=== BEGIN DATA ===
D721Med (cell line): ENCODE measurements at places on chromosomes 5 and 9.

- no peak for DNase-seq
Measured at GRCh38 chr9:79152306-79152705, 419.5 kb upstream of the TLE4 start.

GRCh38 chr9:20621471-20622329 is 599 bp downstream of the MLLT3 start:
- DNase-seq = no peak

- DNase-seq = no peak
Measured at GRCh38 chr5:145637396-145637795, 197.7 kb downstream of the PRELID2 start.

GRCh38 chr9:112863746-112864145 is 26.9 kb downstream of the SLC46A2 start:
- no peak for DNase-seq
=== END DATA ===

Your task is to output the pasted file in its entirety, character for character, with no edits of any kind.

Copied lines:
D721Med (cell line): ENCODE measurements at places on chromosomes 5 and 9.

- no peak for DNase-seq
Measured at GRCh38 chr9:79152306-79152705, 419.5 kb upstream of the TLE4 start.

GRCh38 chr9:20621471-20622329 is 599 bp downstream of the MLLT3 start:
- DNase-seq = no peak

- DNase-seq = no peak
Measured at GRCh38 chr5:145637396-145637795, 197.7 kb downstream of the PRELID2 start.

GRCh38 chr9:112863746-112864145 is 26.9 kb downstream of the SLC46A2 start:
- no peak for DNase-seq